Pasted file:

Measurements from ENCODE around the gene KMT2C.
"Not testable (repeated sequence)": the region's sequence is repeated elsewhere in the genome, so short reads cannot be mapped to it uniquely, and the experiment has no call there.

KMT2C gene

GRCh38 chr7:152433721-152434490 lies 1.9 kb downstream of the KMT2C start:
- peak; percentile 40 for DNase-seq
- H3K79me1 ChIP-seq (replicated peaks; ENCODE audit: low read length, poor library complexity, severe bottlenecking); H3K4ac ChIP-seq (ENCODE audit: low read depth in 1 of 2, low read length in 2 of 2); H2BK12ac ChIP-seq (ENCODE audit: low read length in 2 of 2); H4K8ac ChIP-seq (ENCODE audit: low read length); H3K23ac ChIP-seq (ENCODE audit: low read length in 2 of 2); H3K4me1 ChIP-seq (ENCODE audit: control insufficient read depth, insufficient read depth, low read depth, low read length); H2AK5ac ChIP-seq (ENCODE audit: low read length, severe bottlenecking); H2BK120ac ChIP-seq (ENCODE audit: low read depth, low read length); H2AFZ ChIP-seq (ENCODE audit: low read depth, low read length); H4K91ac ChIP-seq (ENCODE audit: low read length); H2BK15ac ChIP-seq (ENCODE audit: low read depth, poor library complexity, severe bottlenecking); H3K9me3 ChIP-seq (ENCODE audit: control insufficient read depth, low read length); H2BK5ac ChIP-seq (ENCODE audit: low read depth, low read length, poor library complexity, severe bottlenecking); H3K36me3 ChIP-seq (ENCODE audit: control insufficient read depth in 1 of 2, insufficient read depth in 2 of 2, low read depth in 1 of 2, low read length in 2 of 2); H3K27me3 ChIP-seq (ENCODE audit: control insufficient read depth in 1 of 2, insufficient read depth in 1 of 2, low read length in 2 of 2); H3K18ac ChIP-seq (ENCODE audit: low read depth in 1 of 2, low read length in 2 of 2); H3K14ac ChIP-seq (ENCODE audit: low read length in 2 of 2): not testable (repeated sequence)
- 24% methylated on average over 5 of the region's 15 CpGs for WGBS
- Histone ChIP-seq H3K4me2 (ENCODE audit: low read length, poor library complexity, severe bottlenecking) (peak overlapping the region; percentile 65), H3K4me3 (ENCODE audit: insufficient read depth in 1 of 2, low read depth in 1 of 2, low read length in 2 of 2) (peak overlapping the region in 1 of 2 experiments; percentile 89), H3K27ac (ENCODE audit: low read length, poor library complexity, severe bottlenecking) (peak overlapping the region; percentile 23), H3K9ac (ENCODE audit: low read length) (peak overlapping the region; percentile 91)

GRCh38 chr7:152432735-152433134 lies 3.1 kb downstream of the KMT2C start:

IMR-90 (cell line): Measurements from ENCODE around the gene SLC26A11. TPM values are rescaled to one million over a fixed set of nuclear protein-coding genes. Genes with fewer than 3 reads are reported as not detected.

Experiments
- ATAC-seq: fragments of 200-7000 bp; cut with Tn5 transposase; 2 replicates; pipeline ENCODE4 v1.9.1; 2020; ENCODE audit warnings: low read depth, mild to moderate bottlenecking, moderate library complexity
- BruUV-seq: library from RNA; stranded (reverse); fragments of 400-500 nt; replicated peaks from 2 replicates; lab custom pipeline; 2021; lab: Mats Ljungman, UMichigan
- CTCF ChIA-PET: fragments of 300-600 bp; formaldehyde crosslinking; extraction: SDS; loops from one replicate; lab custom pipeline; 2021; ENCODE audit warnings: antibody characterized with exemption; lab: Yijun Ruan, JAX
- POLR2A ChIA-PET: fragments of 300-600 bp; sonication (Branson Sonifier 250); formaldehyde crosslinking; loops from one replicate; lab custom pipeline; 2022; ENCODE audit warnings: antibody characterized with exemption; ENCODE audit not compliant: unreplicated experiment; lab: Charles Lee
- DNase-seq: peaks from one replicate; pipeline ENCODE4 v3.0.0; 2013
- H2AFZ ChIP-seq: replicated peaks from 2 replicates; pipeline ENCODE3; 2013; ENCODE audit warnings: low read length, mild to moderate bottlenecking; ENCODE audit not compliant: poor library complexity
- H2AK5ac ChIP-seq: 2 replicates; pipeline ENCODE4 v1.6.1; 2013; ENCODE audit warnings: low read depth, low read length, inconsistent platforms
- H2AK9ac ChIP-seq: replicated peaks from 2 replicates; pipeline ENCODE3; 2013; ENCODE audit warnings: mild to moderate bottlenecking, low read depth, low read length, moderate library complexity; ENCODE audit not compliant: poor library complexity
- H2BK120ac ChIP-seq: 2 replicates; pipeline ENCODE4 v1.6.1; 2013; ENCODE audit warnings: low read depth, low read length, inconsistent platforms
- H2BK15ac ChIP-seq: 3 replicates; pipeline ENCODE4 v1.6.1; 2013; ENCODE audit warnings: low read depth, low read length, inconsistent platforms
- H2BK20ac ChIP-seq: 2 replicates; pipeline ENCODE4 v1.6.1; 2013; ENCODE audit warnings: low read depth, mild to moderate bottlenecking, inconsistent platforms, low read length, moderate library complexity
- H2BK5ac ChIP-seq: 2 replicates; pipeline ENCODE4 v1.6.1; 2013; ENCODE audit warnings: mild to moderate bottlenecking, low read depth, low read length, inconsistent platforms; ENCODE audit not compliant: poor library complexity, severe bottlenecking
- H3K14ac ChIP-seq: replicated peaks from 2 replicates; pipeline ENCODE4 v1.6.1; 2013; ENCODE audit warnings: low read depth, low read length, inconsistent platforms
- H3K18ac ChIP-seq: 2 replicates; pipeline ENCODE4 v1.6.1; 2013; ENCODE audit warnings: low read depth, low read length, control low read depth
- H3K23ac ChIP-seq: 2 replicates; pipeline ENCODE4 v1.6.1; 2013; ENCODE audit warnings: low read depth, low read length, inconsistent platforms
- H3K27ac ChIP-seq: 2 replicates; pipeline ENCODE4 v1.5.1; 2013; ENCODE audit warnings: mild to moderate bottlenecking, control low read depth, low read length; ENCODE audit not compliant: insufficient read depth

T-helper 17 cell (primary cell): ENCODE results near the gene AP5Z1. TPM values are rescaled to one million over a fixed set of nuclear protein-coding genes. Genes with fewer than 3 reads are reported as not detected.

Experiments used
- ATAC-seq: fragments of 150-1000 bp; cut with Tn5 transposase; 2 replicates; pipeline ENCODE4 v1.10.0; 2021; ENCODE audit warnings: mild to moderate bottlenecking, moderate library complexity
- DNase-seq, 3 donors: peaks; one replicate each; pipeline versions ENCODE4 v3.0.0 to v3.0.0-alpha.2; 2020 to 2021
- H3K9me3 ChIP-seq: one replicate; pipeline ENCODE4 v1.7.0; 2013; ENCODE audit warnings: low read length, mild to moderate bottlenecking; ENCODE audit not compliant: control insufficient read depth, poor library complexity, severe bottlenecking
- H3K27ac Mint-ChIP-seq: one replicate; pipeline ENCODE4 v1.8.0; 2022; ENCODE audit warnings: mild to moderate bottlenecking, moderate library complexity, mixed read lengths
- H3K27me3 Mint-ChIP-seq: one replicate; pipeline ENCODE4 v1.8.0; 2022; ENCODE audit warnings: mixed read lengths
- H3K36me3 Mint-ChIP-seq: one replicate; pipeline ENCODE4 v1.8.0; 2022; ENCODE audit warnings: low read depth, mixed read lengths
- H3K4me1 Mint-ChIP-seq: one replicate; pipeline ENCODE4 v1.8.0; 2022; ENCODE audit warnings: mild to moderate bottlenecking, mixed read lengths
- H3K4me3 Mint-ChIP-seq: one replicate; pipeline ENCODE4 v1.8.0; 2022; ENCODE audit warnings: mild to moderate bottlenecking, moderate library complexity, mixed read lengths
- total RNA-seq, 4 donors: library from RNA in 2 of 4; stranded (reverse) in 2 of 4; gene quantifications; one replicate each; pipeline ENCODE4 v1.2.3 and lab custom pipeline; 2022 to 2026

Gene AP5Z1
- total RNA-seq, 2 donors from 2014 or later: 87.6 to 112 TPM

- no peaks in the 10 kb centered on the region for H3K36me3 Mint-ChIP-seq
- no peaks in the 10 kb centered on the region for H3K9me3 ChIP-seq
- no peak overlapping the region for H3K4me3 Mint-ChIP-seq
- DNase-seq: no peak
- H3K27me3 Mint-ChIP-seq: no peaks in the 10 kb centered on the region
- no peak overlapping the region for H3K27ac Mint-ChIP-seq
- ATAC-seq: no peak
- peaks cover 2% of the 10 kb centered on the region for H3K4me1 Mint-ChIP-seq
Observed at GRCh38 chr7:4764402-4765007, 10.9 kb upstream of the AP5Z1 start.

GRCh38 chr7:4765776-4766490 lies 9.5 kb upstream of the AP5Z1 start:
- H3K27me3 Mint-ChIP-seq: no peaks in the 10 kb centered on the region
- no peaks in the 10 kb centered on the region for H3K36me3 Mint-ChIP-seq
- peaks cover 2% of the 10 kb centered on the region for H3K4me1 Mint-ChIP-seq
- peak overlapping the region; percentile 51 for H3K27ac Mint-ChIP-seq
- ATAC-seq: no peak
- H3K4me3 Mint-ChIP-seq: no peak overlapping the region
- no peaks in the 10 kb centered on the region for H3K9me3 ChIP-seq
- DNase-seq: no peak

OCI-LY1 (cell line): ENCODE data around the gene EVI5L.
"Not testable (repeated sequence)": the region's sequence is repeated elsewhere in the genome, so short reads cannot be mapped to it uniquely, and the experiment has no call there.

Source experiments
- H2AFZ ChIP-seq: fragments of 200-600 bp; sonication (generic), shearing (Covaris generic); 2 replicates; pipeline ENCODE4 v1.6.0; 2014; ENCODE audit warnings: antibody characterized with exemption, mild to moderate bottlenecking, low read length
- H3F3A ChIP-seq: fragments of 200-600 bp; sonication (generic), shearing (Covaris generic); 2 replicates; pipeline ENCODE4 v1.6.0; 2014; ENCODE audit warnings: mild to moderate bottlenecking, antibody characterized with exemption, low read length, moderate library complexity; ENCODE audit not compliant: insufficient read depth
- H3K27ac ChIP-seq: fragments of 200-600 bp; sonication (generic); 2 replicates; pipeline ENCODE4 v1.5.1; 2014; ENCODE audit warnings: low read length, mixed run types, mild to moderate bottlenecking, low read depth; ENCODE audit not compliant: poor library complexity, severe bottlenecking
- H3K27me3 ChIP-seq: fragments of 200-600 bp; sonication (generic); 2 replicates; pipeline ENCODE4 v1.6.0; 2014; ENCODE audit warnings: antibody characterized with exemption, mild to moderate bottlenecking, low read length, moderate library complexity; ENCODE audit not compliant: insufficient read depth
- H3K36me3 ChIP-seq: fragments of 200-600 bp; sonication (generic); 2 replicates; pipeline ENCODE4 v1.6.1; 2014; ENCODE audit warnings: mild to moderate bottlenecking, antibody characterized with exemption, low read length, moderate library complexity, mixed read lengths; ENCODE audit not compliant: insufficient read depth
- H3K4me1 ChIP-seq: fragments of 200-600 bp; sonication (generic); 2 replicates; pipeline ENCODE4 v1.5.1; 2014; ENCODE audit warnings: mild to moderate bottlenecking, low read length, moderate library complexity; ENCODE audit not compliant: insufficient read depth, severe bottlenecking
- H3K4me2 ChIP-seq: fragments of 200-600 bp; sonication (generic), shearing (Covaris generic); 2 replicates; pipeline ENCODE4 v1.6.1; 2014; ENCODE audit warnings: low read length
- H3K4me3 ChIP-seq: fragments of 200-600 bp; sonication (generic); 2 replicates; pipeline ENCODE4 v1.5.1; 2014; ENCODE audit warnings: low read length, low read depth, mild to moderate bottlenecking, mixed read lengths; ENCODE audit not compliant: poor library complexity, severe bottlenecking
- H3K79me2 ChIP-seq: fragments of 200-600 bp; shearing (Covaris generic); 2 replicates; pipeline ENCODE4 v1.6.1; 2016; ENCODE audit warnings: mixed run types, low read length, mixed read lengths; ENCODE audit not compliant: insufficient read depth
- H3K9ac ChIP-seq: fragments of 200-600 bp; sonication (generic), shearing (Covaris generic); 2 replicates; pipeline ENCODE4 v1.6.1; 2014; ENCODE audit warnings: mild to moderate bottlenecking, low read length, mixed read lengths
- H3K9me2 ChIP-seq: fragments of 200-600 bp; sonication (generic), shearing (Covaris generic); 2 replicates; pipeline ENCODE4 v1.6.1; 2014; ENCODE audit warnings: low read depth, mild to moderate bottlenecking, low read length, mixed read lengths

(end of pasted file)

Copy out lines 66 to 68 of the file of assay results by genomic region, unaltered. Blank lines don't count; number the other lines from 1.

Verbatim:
- H3K36me3 ChIP-seq: fragments of 200-600 bp; sonication (generic); 2 replicates; pipeline ENCODE4 v1.6.1; 2014; ENCODE audit warnings: mild to moderate bottlenecking, antibody characterized with exemption, low read length, moderate library complexity, mixed read lengths; ENCODE audit not compliant: insufficient read depth
- H3K4me1 ChIP-seq: fragments of 200-600 bp; sonication (generic); 2 replicates; pipeline ENCODE4 v1.5.1; 2014; ENCODE audit warnings: mild to moderate bottlenecking, low read length, moderate library complexity; ENCODE audit not compliant: insufficient read depth, severe bottlenecking
- H3K4me2 ChIP-seq: fragments of 200-600 bp; sonication (generic), shearing (Covaris generic); 2 replicates; pipeline ENCODE4 v1.6.1; 2014; ENCODE audit warnings: low read length